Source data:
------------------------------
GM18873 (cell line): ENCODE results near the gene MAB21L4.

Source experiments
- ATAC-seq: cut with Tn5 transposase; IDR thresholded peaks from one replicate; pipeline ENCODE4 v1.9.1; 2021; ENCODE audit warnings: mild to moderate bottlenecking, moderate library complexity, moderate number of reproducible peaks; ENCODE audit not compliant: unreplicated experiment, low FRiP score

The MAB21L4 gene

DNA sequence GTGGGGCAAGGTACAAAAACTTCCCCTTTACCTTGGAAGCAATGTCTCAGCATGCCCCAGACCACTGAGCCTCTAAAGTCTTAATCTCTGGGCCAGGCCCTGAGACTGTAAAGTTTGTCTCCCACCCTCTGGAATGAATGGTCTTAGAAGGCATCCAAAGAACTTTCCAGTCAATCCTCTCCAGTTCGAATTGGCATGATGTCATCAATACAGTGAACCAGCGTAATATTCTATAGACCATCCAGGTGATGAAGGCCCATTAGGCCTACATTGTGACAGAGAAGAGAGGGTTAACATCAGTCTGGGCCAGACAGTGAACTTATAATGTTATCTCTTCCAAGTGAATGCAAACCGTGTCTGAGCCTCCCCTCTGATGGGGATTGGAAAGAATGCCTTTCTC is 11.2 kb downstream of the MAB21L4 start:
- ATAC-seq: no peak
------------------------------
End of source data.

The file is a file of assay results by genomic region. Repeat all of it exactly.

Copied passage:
GM18873 (cell line): ENCODE results near the gene MAB21L4.

Source experiments
- ATAC-seq: cut with Tn5 transposase; IDR thresholded peaks from one replicate; pipeline ENCODE4 v1.9.1; 2021; ENCODE audit warnings: mild to moderate bottlenecking, moderate library complexity, moderate number of reproducible peaks; ENCODE audit not compliant: unreplicated experiment, low FRiP score

The MAB21L4 gene

DNA sequence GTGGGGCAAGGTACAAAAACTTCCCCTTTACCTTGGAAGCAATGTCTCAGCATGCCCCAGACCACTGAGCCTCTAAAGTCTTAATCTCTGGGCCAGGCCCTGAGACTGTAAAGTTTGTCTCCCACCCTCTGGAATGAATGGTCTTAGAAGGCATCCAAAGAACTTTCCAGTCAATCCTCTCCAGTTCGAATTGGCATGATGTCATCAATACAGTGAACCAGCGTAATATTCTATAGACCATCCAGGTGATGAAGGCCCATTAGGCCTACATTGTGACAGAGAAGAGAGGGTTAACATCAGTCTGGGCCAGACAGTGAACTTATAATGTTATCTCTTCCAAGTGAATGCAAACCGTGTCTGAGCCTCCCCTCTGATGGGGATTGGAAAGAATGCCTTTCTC is 11.2 kb downstream of the MAB21L4 start:
- ATAC-seq: no peak